Crump pointed out that Fischer serves as president of the United States Conference of Mayors. As such, any action the mayor takes in the Taylor case “not only sends a message to Louisville, but it sends a message to all the cities across America.”
“We challenged him to make sure that he is courageous and responsible in trying to lead his city out of this tragedy,” Crump said. “Not only as a legacy for his administration, not only as a legacy for his city, but as a legacy for Breonna Taylor.”
Taylor’s name has become a rallying cry for police reform across the U.S. since her death. Protesters have marched in her name and celebrities have called for action against the officers who killed her.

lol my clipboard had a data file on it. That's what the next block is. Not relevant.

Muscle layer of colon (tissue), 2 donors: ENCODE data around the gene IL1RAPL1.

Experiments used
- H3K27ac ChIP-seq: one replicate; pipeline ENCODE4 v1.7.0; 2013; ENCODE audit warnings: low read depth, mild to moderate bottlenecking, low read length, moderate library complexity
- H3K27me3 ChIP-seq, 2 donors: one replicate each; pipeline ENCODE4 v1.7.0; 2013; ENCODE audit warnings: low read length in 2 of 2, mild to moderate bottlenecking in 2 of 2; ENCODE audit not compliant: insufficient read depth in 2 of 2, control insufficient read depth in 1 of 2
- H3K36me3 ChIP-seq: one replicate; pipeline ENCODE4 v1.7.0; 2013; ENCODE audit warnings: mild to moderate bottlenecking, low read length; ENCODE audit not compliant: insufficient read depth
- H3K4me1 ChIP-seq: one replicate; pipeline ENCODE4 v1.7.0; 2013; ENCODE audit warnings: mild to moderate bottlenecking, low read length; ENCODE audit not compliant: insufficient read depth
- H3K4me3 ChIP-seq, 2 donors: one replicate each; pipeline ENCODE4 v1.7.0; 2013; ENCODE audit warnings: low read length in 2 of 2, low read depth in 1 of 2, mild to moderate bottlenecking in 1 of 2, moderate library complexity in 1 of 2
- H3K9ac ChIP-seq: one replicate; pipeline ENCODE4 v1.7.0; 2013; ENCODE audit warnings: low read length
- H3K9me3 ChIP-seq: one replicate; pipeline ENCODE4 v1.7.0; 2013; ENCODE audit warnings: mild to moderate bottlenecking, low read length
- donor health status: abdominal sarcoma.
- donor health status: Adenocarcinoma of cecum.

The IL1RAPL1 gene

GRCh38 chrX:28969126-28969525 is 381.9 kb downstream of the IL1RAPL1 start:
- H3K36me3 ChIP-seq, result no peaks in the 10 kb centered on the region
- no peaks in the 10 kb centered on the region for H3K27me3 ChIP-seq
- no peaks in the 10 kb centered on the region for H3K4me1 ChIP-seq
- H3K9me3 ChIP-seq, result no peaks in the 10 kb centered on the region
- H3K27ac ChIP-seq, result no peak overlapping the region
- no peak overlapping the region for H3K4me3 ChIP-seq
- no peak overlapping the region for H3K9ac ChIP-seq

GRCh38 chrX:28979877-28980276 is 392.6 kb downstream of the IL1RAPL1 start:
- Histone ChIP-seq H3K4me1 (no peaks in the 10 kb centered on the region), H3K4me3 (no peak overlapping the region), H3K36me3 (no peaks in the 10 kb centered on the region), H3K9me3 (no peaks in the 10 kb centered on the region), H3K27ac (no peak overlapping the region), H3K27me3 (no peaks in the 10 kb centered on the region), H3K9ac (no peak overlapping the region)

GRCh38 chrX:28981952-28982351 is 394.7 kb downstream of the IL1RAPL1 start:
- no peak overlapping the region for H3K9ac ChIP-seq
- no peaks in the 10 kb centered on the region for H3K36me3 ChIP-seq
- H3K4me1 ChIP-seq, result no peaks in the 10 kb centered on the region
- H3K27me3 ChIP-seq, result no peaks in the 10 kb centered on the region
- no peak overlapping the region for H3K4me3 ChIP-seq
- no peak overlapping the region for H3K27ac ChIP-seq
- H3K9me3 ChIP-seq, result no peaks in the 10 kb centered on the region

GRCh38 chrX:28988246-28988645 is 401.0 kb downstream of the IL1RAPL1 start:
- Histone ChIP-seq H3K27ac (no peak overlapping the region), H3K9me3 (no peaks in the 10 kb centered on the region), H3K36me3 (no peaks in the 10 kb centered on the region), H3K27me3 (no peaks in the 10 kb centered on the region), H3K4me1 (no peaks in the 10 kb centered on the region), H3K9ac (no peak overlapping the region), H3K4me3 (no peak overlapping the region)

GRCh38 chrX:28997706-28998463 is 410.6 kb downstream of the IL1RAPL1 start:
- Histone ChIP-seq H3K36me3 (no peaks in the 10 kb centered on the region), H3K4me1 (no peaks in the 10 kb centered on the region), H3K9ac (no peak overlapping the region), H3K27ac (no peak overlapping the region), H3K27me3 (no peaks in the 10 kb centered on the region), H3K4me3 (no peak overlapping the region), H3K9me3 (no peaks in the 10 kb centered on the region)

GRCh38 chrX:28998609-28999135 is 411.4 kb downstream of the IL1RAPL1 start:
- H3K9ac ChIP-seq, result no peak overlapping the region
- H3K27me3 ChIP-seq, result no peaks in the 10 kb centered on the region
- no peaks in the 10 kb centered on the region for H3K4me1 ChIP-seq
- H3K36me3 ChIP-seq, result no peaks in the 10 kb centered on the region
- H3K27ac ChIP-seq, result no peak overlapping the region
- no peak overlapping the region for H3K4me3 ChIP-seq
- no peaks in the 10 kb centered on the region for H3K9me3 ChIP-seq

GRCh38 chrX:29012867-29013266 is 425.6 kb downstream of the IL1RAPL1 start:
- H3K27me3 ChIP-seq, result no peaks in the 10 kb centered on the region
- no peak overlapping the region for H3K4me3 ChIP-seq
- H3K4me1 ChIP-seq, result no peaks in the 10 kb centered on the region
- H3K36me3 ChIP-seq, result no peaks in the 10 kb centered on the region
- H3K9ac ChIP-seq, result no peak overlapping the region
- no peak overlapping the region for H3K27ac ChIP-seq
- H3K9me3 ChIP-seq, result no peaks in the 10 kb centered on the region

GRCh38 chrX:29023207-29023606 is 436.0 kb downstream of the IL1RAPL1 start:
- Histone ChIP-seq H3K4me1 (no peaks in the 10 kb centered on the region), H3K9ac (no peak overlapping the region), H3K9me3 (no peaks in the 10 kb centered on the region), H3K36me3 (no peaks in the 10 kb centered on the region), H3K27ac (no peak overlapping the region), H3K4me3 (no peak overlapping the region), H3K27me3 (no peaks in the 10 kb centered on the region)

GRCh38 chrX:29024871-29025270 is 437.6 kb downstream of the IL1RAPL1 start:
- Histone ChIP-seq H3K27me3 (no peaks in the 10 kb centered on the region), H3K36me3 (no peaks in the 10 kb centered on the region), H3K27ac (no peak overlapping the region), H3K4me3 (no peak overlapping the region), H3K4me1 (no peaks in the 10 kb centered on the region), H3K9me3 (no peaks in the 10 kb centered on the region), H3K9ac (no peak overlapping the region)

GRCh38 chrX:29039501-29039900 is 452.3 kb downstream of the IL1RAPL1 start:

Last week, Oprah Winfrey announced that for the first time in its history, Oprah Magazine would not have her image on the cover. Instead, the September issue has an illustration of Taylor on its cover.
The magazine has also commissioned 26 billboards, one for each year of Taylor’s life, to go up around Louisville, demanding charges against the officers who killed the unarmed woman.
“If you turn a blind eye to racism, you become an accomplice to it,” Oprah is quoted on the magazine cover and billboards.
Protesters and activists have for months expressed anger that while law enforcement officers involved in other fatal high-profile encounters – namely, the deaths of George Floyd in Minneapolis and Rayshard Brooks in Atlanta – have been disciplined and charged with crimes, the same has not been true in Taylor’s killing. Protests have roiled Louisville and beyond, with a total of 87 protesters who staged a sit-in on Cameron’s lawn last month arrested on felony charges.
The charges were later dismissed.